To me, it's basically a forgone conclusion that Trey Burke will enter his name into the NBA draft. Look, the kid does not have anything else to prove at this level. He's won a B1G regular season championship, B1G freshmen of the year, swept all the major awards for player of the year in his second season, and led his team to an incredible Final Four run. He came a couple of calls away from achieving the only thing he has yet to accomplish, and that's winning a National Championship. It's expected, and to a certain degree prudent, that he leaves this year for the NBA. Bottom line is, he is ready for the pro's.
My question is, what goes thorugh the minds of other student-athletes who find themselves in similar positions (even those that have not achieved as much as Trey)? There are a few things they surely take into consideration such as: the economic benefits, the "achieving my dream" factor, "my game can't grow anymore at this level with this competition" factor, the "injury" factor etc. All of these are arguments that favor entering the pro-draft. The anlge I had not explored, or thought about before, is if these players might feel selfish for staying when they know, and everyone else knows, they are ready for the next level? Let me explain myself with an easily relatable example... Derrick Walton is a highly touted recruit that plays the same position Trey does and will be an incoming freshmen next year, do you think Trey might consider that as a factor which favors him entering the NBA draft? Does he think: "Hey, it's his time to shine at Michigan and do his thing at the college level."? Is it limited to incoming recruits of the same position? I mean, does he feel like it's Mitch McGary's time to take over this team, or GRIII's time to shine, or LeVert's time to take over, or SPIKE's time? Do you think he feels he does them a disservice by staying and not allowing their individual game to grow?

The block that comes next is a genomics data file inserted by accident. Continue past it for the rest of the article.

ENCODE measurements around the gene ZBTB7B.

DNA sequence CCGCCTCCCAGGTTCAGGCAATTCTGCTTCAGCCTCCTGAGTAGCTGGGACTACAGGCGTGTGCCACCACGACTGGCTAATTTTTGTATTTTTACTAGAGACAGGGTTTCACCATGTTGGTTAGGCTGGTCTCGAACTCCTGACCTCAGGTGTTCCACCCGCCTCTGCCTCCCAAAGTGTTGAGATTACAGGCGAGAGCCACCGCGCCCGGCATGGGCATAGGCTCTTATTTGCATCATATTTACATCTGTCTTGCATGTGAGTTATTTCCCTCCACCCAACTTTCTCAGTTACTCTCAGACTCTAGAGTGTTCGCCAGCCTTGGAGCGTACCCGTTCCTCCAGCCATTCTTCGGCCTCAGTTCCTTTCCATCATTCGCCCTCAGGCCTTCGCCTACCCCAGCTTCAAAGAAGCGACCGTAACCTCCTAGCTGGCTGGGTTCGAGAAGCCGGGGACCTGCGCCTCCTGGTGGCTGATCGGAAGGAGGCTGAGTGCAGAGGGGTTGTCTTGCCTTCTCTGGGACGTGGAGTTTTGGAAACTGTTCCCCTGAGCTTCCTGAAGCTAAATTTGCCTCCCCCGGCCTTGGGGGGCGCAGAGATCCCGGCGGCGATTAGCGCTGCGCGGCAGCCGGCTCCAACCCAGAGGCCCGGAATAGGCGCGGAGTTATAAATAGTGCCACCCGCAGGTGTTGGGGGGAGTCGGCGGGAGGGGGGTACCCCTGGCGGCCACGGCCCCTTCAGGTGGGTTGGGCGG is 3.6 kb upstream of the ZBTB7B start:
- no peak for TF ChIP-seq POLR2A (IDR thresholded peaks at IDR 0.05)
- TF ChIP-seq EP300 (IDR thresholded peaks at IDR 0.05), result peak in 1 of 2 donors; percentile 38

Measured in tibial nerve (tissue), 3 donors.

This does not happen often at Michigan because we rarely have this type of talent in such a young team. It is a much more common occurence in places like Kentucky where 1 and dones are the norm. I think it's an interesting point of view and I'd like to know what everyone else thinks about this.